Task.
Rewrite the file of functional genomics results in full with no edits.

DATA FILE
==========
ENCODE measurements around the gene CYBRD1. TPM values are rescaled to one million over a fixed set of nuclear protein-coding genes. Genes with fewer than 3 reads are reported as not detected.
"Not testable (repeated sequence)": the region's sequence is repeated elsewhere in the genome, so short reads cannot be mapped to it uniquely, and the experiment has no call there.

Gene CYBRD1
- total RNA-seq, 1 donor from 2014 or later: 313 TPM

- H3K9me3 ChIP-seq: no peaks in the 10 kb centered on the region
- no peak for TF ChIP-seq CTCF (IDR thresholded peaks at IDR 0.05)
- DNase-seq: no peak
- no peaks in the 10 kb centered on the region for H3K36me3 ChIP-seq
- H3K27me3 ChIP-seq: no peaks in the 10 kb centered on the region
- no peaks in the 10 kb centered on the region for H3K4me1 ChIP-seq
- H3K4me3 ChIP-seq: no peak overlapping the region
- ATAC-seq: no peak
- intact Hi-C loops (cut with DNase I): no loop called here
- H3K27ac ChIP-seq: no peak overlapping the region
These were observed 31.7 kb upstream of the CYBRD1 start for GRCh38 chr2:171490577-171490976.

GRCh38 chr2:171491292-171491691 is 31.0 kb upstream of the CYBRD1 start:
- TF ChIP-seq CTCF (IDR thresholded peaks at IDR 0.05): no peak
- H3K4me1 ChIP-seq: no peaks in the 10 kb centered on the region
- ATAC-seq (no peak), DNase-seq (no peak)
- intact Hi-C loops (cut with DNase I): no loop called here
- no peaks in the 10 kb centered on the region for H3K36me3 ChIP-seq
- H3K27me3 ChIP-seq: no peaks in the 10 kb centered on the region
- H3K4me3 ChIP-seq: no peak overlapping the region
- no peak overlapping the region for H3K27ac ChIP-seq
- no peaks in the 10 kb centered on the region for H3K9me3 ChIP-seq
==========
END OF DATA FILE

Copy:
ENCODE measurements around the gene CYBRD1. TPM values are rescaled to one million over a fixed set of nuclear protein-coding genes. Genes with fewer than 3 reads are reported as not detected.
"Not testable (repeated sequence)": the region's sequence is repeated elsewhere in the genome, so short reads cannot be mapped to it uniquely, and the experiment has no call there.

Gene CYBRD1
- total RNA-seq, 1 donor from 2014 or later: 313 TPM

- H3K9me3 ChIP-seq: no peaks in the 10 kb centered on the region
- no peak for TF ChIP-seq CTCF (IDR thresholded peaks at IDR 0.05)
- DNase-seq: no peak
- no peaks in the 10 kb centered on the region for H3K36me3 ChIP-seq
- H3K27me3 ChIP-seq: no peaks in the 10 kb centered on the region
- no peaks in the 10 kb centered on the region for H3K4me1 ChIP-seq
- H3K4me3 ChIP-seq: no peak overlapping the region
- ATAC-seq: no peak
- intact Hi-C loops (cut with DNase I): no loop called here
- H3K27ac ChIP-seq: no peak overlapping the region
These were observed 31.7 kb upstream of the CYBRD1 start for GRCh38 chr2:171490577-171490976.

GRCh38 chr2:171491292-171491691 is 31.0 kb upstream of the CYBRD1 start:
- TF ChIP-seq CTCF (IDR thresholded peaks at IDR 0.05): no peak
- H3K4me1 ChIP-seq: no peaks in the 10 kb centered on the region
- ATAC-seq (no peak), DNase-seq (no peak)
- intact Hi-C loops (cut with DNase I): no loop called here
- no peaks in the 10 kb centered on the region for H3K36me3 ChIP-seq
- H3K27me3 ChIP-seq: no peaks in the 10 kb centered on the region
- H3K4me3 ChIP-seq: no peak overlapping the region
- no peak overlapping the region for H3K27ac ChIP-seq
- no peaks in the 10 kb centered on the region for H3K9me3 ChIP-seq